Rock Cycle

The Earth changes because of its internal and external heat engines. If the Earth’s engine stopped working and tectonic forces stopped operating, the external engine plus gravity would have levelled the continents to sea level long ago. Resulting sediments would have been deposited on the seafloor. Solid Earth would not be changing except when struck by meteorites or other extraterrestrial bodies. Rocks would be at rest, minerals and the atmosphere would be in equilibrium and geology would be a dull subject. But this not the case. The internal and external forces continue to interact, forcing substances out of equilibrium. Therefore, the Earth has a highly varied and ever-changing surface. And minerals and rock change as well.

The rock cycle is a useful aid in visualising these changing relationship.

Rock cycle is a concept used to describe the cyclic movement of rocks from creation of rocks by tectonics down to the destruction of rocks by denudation.

The Mechanism of Rock Cycle

There are generally three types of rocks namely; Igneous rocks, Sedimentary rocks, and Metamorphic rocks.

Igneous rocks form from the cooling of molten magma. If magma is brought to the surface by a volcanic eruption where it flows on the surface as lava, it solidifies as an extrusive or volcanic igneous rock. Magma may solidfy slowly beneath the surface, resulting in an intrusive rock. These rocks may be exposed later after uplifts and the overlying rock removed by erosion.

Exposed Igneous rocks may undergo weathering and erosion and debris produced is transported and ultimately deposited (usually on seafloor) as sediments. Other sediments are deposited atop these sediments, overburden pressure and compaction from overlying sediments leads to lithification (cementation and consolidation into rock). The resulting rock is a sedimentary rock. This process can bury layered rocks in the uppermost crust to depths of several kilometres.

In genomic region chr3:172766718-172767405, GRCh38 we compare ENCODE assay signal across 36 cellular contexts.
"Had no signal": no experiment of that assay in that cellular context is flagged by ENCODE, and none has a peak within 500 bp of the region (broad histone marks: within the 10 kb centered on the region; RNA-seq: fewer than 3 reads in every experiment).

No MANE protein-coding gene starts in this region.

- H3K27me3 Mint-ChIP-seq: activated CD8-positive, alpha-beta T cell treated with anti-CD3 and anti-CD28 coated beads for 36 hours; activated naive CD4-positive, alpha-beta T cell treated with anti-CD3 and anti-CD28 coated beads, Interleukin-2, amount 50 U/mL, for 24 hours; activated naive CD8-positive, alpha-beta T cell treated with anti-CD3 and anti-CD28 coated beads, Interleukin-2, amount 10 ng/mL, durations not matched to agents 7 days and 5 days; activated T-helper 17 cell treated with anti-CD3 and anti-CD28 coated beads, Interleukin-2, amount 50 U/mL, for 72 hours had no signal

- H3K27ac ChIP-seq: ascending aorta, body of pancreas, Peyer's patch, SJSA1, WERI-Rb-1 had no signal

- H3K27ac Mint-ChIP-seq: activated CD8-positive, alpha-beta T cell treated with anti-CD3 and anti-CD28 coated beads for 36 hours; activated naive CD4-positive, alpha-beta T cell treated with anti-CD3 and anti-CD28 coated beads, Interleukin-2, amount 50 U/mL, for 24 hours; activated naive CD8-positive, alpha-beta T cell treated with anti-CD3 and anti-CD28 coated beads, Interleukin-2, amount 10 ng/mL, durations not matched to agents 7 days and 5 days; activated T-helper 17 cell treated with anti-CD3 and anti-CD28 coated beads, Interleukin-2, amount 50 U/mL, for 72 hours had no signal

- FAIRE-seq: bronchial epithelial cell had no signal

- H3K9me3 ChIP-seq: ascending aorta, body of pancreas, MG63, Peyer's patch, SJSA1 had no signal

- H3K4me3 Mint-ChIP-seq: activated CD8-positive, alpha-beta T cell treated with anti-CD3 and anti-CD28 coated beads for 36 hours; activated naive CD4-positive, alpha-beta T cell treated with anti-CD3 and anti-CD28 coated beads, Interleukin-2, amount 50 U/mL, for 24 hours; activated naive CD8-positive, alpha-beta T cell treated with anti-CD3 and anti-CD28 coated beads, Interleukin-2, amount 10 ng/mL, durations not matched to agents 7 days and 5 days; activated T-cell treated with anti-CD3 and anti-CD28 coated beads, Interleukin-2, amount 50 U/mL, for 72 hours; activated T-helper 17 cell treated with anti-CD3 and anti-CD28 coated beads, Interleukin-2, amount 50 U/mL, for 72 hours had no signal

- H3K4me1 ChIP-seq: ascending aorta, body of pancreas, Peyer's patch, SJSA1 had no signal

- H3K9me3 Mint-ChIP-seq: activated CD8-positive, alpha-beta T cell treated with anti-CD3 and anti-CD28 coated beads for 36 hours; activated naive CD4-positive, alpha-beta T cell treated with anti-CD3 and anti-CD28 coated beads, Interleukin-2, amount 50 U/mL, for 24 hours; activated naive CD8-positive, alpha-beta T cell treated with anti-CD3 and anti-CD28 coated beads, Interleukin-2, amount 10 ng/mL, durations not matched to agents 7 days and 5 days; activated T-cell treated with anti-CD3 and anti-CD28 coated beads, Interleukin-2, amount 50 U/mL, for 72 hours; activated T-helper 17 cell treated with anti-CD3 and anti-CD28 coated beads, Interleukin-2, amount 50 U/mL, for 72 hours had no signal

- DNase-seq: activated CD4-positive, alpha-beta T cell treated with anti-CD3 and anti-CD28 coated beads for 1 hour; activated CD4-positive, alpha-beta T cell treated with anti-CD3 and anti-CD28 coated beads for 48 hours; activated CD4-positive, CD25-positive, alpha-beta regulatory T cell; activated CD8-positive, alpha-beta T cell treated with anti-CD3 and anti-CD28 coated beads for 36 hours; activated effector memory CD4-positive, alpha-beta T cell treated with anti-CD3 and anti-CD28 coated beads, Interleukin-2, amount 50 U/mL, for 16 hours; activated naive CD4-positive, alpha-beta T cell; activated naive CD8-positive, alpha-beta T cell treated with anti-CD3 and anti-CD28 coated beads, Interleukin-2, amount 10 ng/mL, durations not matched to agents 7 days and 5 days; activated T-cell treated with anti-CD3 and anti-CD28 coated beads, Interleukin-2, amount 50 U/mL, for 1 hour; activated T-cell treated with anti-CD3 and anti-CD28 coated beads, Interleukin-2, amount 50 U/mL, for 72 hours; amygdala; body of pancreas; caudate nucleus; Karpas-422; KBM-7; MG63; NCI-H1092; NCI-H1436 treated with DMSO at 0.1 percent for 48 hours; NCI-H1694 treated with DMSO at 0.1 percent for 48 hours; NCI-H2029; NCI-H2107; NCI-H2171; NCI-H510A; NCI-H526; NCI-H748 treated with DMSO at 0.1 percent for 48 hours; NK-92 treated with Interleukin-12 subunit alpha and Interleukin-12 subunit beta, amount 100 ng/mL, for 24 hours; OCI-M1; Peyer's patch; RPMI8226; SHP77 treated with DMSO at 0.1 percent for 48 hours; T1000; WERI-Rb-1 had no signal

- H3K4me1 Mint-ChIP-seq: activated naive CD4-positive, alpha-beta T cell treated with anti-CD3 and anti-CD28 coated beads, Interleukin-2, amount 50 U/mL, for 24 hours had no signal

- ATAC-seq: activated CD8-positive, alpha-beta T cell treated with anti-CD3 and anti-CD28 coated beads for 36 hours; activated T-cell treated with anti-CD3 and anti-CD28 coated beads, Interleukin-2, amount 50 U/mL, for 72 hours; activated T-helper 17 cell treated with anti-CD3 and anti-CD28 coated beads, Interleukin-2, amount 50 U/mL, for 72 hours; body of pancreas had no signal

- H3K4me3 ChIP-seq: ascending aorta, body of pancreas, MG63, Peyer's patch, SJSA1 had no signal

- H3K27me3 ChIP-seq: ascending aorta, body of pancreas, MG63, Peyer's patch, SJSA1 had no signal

Tectonic forces are required to transport sedimentary (and extrusive igneous rock) to lower levels in the crust. Heat and pressure on these rocks increases with increasing depth of burial (geothermal gradient). If the temperature and pressure becomes high enough as occurs in the middle and lower levels of the continental crust, the original sedimentary rock is recrystallized. The resulting rock is a metamorphic rock. If temperature gets very high the rock partially melts, producing magma and completing the cycle.

The cycle may be repeated. However, may not go through each step in the cycle. For instance, sedimentary rocks might be uplifted and exposed to weathering creating new sediments.

Scholars should note that the rock cycle is a simplified concept deviced to aid students identify common rocks and how they form in perspective and as such does not encompass all geologic processes.



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